These people have kept me in this horrible limbo for what seems like an eternity now. Six and a half months of not knowing what I was going to do about my rapidly deteriorating financial situation. My car insurance lapsed and I haven't been driving my car for months now, I've filed for several student loan deferrals on the basis of unemployment, and I've been making my minimum monthly credit card payments with the money I got as graduation gifts, which is now down to about $15. Luckily I have BF, who has been keeping me warm, fed, and under a roof, but our financial situation has been tight to say the least, especially since I lost my student health care and he put me on his plan through work.
So I let BF open them and he read them to me over the phone. One was unimportant, but the second letter stated that I had met the medical criteria for disability benefits. It felt like taking off a lead sweater. I don't think a day has gone by since May that I didn't have to face the anxiety of not knowing. It's been a constant low grumbling in the pit of my stomach. Just not knowing. What if they denied me? What if I had to appeal the ruling and spent the next year fighting with the SSA? What would I do if it ended badly? All of those questions never quit their nagging. I feel lighter, giddy.
It certainly isn't a windfall, the most I've ever made in a year was about $17k and that was one year, by far not the average. I'll be collecting less than a thousand dollars a month, but that makes all of the difference in my life right now. With the eight to nine months of back-benefits that I'll be receiving when I start collecting (paper work, payment setup, and administrative BS all stand between me and my first check) I'll be able to pay off all of the credit card debt that I've racked up in the last year and a half and get my car back on the road. And the payments will be enough that I can pay all of my monthly bills without having to lean on BF quite so much.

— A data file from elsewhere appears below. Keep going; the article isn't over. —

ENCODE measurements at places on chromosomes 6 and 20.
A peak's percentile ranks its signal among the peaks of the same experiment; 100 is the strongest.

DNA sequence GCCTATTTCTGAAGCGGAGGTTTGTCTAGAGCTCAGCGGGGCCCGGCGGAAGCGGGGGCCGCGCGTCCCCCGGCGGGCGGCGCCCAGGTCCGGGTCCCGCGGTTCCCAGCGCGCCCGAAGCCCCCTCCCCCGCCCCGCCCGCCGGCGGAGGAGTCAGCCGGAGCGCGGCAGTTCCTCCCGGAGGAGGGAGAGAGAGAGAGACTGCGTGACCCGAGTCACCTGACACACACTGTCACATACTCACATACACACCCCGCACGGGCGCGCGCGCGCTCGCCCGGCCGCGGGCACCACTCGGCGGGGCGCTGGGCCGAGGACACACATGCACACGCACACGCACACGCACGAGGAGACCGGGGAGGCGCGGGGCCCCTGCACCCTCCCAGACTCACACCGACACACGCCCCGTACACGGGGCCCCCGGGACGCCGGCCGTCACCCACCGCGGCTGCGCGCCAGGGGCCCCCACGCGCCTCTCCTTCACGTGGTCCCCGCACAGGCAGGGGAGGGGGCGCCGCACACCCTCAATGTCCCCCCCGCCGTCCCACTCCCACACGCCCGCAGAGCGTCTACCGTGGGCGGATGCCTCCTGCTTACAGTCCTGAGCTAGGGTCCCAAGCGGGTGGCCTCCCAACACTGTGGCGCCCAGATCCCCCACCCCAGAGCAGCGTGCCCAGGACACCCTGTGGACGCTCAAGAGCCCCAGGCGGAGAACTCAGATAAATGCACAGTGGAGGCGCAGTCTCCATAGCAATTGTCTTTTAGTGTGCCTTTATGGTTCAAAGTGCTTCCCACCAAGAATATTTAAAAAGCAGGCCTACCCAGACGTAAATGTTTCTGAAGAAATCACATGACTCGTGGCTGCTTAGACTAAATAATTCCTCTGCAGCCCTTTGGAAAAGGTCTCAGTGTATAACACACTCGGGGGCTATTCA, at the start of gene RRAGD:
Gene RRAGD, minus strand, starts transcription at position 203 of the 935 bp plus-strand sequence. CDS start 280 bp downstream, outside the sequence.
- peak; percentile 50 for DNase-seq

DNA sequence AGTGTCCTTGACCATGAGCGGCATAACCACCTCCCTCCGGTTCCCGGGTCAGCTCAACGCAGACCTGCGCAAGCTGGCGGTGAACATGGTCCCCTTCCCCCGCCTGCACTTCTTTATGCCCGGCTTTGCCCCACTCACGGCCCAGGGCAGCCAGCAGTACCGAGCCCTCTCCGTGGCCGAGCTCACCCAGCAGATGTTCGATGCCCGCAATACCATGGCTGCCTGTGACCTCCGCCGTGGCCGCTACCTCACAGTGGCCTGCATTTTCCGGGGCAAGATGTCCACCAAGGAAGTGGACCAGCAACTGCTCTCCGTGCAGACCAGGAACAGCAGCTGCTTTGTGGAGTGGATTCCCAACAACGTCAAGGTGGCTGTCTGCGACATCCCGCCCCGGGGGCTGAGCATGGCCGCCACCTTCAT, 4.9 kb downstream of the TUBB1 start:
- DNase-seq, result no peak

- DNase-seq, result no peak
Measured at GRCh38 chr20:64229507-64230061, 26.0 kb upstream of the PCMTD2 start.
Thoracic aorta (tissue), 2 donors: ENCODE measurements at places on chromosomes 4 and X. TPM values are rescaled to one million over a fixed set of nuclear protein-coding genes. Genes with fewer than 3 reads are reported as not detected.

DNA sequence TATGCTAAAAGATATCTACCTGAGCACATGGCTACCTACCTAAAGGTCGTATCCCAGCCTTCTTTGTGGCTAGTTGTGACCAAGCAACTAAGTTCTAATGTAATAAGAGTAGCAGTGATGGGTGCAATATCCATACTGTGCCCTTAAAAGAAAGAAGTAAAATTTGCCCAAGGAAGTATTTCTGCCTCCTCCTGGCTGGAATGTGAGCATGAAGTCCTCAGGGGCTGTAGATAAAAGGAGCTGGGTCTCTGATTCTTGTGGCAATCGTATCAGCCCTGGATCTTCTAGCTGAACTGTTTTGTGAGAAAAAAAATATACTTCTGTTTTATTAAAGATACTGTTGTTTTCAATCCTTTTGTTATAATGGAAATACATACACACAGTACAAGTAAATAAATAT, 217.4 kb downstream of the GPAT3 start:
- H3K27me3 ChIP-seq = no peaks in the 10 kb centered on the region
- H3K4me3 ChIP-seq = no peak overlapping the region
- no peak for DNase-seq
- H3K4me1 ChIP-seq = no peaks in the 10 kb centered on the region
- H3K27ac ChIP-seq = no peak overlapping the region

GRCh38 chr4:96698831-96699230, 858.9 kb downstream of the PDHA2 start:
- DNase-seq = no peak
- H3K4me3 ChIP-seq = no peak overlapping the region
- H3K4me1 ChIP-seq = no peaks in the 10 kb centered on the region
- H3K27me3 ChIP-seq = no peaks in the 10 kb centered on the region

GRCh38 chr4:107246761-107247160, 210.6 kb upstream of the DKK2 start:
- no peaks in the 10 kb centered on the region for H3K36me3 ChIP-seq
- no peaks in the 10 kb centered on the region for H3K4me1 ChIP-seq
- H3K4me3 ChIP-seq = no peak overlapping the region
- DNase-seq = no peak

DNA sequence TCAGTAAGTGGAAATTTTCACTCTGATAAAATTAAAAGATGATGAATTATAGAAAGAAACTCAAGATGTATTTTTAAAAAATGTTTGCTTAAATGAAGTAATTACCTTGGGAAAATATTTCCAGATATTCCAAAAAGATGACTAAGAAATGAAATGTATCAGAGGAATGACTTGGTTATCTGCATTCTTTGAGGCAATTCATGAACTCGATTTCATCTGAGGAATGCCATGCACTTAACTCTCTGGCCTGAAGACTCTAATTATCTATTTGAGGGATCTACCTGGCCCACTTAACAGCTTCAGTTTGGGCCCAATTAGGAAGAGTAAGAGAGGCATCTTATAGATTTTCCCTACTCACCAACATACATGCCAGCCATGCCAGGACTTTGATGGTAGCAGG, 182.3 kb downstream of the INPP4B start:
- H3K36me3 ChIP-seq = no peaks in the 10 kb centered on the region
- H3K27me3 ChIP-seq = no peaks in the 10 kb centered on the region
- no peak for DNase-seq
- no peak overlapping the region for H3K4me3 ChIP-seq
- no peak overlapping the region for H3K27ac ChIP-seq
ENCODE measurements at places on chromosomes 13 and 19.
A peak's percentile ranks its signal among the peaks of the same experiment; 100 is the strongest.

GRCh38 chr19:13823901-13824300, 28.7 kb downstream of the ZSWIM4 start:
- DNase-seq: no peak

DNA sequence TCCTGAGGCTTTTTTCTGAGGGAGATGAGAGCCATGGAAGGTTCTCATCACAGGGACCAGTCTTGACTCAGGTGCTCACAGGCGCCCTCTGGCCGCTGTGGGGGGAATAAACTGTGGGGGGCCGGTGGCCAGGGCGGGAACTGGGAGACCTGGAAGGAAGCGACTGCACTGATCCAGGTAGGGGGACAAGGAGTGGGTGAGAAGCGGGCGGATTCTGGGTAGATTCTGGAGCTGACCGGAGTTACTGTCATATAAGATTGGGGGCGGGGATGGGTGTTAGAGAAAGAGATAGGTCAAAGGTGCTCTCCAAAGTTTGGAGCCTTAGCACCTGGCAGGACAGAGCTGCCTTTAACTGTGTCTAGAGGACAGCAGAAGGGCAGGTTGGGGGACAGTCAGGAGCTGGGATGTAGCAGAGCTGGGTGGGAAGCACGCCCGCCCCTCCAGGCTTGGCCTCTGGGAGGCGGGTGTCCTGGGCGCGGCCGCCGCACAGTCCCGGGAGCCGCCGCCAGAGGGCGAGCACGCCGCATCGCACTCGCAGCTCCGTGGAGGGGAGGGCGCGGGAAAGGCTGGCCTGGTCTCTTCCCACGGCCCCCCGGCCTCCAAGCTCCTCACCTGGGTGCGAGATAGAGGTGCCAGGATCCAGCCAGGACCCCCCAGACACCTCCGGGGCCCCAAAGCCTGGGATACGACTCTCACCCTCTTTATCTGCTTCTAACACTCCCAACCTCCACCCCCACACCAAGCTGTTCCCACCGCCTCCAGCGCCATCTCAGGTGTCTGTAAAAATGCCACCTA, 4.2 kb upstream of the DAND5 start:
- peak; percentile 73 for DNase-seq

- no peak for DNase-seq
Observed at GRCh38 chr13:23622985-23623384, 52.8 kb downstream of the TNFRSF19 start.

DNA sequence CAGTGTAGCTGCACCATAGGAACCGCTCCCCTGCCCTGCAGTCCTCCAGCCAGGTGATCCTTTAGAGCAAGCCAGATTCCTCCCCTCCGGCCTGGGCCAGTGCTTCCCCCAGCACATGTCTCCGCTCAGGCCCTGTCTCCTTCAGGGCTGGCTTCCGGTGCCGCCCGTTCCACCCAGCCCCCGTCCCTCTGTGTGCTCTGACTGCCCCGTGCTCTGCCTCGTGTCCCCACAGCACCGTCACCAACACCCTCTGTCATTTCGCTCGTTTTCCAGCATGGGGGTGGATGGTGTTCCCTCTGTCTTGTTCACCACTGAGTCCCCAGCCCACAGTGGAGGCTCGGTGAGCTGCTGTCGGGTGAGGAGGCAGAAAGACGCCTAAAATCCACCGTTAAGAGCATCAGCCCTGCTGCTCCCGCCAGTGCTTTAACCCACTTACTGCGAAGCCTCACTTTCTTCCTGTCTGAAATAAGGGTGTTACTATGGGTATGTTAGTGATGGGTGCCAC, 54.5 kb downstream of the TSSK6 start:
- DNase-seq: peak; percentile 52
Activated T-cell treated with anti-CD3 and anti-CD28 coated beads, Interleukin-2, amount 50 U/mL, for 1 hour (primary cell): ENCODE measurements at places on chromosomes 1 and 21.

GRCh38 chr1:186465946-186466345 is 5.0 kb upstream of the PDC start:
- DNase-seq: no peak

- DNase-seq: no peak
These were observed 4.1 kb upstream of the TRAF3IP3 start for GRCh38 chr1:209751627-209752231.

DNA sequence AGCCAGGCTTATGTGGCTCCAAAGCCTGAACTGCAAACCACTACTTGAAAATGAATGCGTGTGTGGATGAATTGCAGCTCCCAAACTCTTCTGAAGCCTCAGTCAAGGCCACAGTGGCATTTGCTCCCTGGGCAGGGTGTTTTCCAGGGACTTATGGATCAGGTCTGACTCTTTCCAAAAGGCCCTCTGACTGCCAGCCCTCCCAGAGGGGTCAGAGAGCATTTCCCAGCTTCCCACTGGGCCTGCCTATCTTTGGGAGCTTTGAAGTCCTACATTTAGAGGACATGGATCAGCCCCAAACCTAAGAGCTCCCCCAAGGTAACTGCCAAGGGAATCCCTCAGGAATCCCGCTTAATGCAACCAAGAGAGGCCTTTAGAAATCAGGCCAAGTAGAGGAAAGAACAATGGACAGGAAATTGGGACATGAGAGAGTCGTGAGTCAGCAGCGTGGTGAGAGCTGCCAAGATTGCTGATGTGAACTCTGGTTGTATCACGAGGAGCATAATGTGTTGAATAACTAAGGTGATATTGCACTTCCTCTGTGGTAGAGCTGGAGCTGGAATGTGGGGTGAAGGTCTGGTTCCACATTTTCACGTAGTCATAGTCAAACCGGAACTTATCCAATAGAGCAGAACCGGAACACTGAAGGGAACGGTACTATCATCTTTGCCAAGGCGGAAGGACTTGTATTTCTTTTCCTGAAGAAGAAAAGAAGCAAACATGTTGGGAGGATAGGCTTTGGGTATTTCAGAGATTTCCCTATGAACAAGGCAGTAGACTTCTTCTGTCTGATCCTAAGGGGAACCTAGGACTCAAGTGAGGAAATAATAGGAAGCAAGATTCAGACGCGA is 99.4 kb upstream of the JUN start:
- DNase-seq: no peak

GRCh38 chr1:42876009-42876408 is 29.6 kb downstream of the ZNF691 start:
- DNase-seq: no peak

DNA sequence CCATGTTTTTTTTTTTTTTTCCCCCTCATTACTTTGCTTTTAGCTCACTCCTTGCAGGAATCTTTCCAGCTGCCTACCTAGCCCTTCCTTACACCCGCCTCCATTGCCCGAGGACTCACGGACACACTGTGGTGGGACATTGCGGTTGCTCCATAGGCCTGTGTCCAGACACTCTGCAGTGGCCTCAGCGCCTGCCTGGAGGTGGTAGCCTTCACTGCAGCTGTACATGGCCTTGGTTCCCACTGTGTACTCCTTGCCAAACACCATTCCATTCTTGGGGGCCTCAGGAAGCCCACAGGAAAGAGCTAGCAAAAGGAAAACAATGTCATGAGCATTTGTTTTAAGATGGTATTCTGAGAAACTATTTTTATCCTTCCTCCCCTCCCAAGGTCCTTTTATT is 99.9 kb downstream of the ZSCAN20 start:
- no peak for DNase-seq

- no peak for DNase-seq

How supremely awesome.
I also have a couple of big doctors appointments coming up in the next few weeks. Today I had a high resolution chest CT and they gave me a disk with the images, which, while I can't determine their precise reading, are very cool for the girl who wanted to go to med school. Tomorrow, I take those images and my medical history to a new dermatologist who will be evaluating me for an autoimmune vasculitis. I'm pretty damn sure that it's going to require more blood tests and a lung biopsy before I have any answers, but it feels good to be taking that first step. Then next week, I go to see my new rheumatologist again with the results of the massive panel of blood work that she ordered that will tell us which autoantibodies are floating around in me, the radiologist's report on today's CT, and my pulmonary function tests. Hopefully all of this blood, radiation, and heavy breathing will give her a more clear picture of what's wrong with me. Then, the following week I see my pulmonologist again and we will once again assess the stage that my pulmonary hypertension is at and what rate it's progressing at. I wish I could say that with luck things would be looking better by February, but that isn't what I'm expecting or even really looking for at this point. I just want to be able to confidently put a name on this mysterious convoluted mess of symptoms that I have. I don't know if you can appreciate the need to know what it is that you have when things are going wrong left and right unless you've experienced it. The nearest thing I can compare it to is after finals and before you know your grades when that final was the difference between an A and a C. The scale is still far broader when your dealing with four or five potential diagnoses, each with different treatment options, life spans, mortality rates, and generally run the spectrum for quality of life and possibility of a cure, but, like I said, that's the nearest that I can come. You just want to know what the future might hold, no matter what the answer. The powerlessness sucks, but when you know you can take back a little of that powder, by doing further testing, start doing research, exploring your options, taking new medication, it all makes it feel just a little less chaotic, a little less horrifying than when you have no power except to wait.
So I know a lot more today and I'll know a little more tomorrow and by February I should know a lot more and every new piece of knowledge feels like a victory in and of itself.